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Re: First "scat" singing; Definition of "scat singing"

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  • Albert Haim
    I found two definitions of scat singing. 1. From Grove Music Online. A technique of jazz singing in which onomatopoeic or nonsense syllables are sung to
    Message 1 of 6 , Sep 29, 2006
      I found two definitions of scat singing.

      1. From Grove Music Online.
      "A technique of jazz singing in which onomatopoeic or nonsense
      syllables are sung to improvised melodies."
      2. From Wikipedia.
      Scat singing is vocalizing either wordlessly or with nonsense words
      and syllables as employed by jazz singers who create the equivalent of
      an instrumental solo using only the voice. Also it is a type of voice
      instrumental. While the use of nonsense syllables in singing long
      predates scat, scat singing is distinguished by the fact that rather
      than using the sounds to exactly reproduce the melodic line,
      improvisations are made with the melody and rhythm, much as in other
      jazz improvisations.

      If we restrict scat singing to jazz, then the two key ingredients are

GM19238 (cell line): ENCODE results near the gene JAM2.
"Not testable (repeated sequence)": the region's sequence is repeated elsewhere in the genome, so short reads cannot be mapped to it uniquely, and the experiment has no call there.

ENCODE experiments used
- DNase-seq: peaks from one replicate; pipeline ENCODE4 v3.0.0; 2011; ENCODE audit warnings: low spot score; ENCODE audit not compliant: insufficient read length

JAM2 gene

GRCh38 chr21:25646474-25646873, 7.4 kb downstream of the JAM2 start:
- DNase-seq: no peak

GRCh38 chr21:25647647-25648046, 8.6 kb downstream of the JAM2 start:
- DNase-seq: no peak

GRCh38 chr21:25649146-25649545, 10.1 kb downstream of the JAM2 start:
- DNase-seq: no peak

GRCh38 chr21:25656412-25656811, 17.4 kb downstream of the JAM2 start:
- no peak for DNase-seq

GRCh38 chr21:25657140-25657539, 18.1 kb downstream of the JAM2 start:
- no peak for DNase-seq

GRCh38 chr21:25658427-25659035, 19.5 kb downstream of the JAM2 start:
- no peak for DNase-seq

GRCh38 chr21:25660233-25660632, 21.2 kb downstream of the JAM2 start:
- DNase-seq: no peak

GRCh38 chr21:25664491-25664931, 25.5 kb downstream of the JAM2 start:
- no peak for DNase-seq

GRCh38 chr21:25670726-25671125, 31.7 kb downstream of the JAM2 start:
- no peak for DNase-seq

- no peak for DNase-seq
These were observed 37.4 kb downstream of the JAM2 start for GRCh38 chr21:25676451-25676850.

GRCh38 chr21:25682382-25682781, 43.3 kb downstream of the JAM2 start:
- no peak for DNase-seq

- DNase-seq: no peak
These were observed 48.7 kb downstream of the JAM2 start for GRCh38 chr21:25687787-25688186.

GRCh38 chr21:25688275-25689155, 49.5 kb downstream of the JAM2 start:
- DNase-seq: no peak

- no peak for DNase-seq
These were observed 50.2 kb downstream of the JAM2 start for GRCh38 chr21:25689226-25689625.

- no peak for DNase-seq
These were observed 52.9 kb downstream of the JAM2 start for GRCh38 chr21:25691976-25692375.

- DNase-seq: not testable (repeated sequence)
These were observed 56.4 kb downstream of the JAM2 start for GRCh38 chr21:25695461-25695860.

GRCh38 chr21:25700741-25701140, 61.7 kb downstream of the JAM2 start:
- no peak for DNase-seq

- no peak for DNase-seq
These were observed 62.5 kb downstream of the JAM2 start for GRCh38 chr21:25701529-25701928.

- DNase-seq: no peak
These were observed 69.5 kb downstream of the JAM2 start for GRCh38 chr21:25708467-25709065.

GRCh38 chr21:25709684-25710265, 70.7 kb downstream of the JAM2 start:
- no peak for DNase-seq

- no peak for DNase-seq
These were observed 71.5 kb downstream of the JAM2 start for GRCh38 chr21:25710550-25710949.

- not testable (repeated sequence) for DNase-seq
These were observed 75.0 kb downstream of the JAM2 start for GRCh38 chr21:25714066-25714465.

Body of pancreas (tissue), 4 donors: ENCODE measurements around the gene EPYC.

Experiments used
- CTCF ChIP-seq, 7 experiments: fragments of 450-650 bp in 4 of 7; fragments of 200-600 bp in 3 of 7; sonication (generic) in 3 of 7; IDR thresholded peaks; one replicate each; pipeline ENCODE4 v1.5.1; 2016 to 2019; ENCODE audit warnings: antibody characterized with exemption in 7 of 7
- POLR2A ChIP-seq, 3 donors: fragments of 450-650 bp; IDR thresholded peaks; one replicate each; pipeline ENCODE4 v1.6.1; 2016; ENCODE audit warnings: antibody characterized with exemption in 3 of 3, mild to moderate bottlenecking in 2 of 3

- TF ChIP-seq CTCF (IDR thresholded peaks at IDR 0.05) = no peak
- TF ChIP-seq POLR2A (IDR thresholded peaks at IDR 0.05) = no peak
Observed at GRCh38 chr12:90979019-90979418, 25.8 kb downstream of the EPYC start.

"non-sense syllables" and "improvisation." Then we need to look only
      at jazz recordings to find the first example of scat singing. On the
      other hand if the use of non-sense syllables is sufficient to define
      scat singing, then we can go back to non-jazz numbers.

      According to Grove Music Online,
      "Scat singing was used in early New Orleans jazz, as demonstrated by
      Jelly Roll Morton in his Scat Song (1938, Library of Congress). Morton
      gave the credit for originating the practice to Joe Simms of Vicksburg."

      Albert

      --- In RedHotJazz@yahoogroups.com, "Martin" <martin@...> wrote:
      >
      > Well, I've just listened to Marables's Frankie & Johnny four times and
      > don't hear any vocalise at all. The muted trumpet has a kazoo-like
      > timbre, but even if it were a kazoo or comb, I would classify that as
      > an instument.
      >
      > But what about Cliff Edwards using his voice as an instrument from at
      > least "Oh Lovey Be Mine" recorded in October, 1925, and continually on
      > more than a dozen sides prior to Armstrong's 2/26/26 Hebbie Jeebies?
      >
      > If we define scat singing as using the human voice as instrument, there
      > are probably many more examples as well.
      >
      > That begs the question, does someone have another (or better)
      > definition of scat?
      >
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